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Old Street nightclub with pool in fight for its future

Club Aquarium says it sacked security after woman’s report of sexual assault inside venue

24 January, 2020 — By Calum Fraser

A decision on the future of Club Aquarium in Old Street is due on Tuesday

A FAMOUS nightclub has been accused of offering a woman “two free entry tickets” by security after she reported that she had been sexually assaulted in the venue.

As the Tribune previously reported, Club Aquarium’s licence is being reviewed and councillors are scheduled to make a decision on its future on Tuesday evening.

The long-running venue in Old Street is known for its unusual set-up of having a swimming pool inside the nightclub.

The case will be brought before councillors after police reported several violent and anti-social incidents.

In one case a woman was allegedly sexually assaulted by a man, according to the latest report by Police Constable Petros Loizou.

His report has been published by the council for public view on Islington’s website.

“Friends of the victim informed one of the security members who did not take any details and did not challenge the suspect,” PC Loizou said in his report.

“The following day the victim contacted the venue. She received a response via Facebook and [she was] offered two free entry tickets.”

The police report said: “The matter was not reported to the police, this is wholly unacceptable and it would be expected for management to have conducted a more thorough investigation due to the seriousness of the incident.”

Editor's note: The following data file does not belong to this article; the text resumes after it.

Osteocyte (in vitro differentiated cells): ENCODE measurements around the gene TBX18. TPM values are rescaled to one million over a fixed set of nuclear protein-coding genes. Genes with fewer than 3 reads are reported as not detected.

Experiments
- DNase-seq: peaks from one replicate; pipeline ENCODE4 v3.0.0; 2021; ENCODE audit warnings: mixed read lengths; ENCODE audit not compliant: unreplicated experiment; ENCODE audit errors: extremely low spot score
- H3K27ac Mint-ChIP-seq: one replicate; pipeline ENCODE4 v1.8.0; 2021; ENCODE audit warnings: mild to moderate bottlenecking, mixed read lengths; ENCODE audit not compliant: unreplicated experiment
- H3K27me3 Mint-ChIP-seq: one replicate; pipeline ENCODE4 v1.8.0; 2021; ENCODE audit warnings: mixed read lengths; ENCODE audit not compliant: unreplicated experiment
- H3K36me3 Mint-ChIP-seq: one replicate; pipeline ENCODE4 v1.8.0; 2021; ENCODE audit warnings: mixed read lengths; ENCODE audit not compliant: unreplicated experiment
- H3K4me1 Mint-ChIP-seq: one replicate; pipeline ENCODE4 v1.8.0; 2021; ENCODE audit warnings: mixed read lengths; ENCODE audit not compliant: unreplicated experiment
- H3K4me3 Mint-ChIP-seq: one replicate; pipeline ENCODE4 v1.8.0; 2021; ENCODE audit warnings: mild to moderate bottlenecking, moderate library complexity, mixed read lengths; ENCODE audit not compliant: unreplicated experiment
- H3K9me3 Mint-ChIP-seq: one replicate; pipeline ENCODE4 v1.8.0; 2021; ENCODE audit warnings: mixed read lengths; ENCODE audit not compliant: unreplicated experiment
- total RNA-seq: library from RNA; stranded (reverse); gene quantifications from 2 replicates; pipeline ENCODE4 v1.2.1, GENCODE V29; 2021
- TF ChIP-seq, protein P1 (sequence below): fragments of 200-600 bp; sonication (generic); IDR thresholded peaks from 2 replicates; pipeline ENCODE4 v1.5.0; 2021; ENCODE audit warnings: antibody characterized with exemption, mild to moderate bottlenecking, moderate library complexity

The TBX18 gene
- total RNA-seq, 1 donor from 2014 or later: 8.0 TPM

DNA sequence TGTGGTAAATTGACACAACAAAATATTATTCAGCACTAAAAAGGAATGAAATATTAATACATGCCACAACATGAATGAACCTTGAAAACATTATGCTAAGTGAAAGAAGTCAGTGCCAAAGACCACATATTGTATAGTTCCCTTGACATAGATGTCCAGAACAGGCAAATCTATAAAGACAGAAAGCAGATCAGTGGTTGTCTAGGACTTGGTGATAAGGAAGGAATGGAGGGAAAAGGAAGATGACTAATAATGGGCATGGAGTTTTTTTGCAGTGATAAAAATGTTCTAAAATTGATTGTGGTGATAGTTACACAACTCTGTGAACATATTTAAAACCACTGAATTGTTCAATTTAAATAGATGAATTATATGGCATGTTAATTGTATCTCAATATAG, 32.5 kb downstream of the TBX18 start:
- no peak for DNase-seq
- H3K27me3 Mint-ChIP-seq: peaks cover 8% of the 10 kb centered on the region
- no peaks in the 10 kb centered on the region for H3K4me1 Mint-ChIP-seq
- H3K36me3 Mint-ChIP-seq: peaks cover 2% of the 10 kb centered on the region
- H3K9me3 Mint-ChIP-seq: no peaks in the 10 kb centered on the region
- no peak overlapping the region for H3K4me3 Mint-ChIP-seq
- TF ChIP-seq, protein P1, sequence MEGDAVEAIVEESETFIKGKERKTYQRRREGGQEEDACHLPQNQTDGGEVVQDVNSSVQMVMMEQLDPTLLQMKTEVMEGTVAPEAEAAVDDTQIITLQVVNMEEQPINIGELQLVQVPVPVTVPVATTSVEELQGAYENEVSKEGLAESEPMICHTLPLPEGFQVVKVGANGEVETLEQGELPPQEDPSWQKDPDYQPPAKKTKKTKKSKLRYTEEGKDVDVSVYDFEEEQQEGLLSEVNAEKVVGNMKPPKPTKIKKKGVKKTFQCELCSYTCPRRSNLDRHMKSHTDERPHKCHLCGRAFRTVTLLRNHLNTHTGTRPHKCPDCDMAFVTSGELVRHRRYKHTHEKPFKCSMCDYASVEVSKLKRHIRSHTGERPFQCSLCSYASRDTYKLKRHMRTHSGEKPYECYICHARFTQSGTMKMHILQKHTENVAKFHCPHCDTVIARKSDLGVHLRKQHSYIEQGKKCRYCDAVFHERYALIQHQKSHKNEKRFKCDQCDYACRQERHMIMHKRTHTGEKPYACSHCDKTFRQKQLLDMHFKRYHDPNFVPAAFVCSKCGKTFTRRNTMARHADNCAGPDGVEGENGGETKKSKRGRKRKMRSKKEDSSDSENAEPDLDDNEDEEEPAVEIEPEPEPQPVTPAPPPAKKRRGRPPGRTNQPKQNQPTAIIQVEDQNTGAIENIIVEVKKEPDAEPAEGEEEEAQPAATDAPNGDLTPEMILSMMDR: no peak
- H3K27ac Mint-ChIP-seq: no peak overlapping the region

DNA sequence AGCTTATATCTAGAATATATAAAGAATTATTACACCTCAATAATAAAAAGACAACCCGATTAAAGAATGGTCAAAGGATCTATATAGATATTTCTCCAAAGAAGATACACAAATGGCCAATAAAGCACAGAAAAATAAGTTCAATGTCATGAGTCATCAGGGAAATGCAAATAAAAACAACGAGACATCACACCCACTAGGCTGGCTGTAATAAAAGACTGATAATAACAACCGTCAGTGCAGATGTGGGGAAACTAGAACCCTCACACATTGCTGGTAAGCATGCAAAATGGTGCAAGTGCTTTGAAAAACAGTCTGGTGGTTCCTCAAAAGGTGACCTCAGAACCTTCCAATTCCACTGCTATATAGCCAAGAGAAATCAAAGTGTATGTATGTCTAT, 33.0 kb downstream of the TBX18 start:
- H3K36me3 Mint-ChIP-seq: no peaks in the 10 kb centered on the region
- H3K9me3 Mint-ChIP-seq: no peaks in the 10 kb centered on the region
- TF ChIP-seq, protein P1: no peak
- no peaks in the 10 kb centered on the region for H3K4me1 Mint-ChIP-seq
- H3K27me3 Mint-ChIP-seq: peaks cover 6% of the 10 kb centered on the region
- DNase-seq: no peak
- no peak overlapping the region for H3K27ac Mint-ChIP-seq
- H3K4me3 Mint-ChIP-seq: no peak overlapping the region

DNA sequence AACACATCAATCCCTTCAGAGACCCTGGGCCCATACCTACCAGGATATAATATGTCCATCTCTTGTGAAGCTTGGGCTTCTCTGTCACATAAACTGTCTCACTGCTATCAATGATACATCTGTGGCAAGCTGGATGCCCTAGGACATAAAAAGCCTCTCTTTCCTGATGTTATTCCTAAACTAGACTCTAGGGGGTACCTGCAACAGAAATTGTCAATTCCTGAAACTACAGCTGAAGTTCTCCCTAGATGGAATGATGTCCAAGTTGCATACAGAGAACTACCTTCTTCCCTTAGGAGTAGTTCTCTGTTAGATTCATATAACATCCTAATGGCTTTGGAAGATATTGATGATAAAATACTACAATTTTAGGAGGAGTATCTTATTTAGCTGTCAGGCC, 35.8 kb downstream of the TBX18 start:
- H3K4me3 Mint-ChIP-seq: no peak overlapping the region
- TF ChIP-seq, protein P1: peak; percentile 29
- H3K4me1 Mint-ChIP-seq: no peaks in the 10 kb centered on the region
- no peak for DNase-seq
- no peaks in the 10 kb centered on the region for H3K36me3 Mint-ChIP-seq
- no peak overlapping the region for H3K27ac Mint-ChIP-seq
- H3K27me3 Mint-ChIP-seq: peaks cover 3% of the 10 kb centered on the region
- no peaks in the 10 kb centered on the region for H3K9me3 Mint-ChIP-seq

The incident is alleged to have happened in August 2018 and a man was arrested but he was released and the investigation was closed.

In a statement to the Tribune, the club said through its lawyers Goodman Derrick: “The security firm in the incident you referred to were fired shortly afterwards. The venue categorically denies the allegation that tickets were offered in recompense.”

PC Loizou said there had been 75 alleged crimes at the club over the past three years. These included 35 thefts, nine incidents of GBH, 12 assaults and four sexual assaults, he said.

Police asked for a review after a man was found with head injuries on New Year’s Eve after allegedly being hit with a Champagne bottle.

The statement from Club Aquarium said: “Although low in number for a venue that has an annual footfall of around 95,000, any allegation of sexual harassment or sexual assault that is brought to the venue’s attention or spotted by the staff is taken very seriously indeed.

It added: “The venue is signed up to the Mayor’s Women’s Night Safety Charter. Staff have received training, and follow the ‘Ask for Angela’ safety protocol.

“More training is due imminently [subject to the club being able to reopen].

“Its record on this front is, as a result, very good, and its standards are high.”

The licensing review will be heard at the Town Hall. The club’s management has said it is looking forward to presenting its “side of the case” to councillors.

Club Aquarium’s case is backed by the Night Time Industry Association (NTIA).

It supported the popular Fabric venue when it was threatened with closure after the death of two clubbers who died after taking recreational drugs.

To the dismay of regulars, the club was closed temporarily in that case but later re-opened.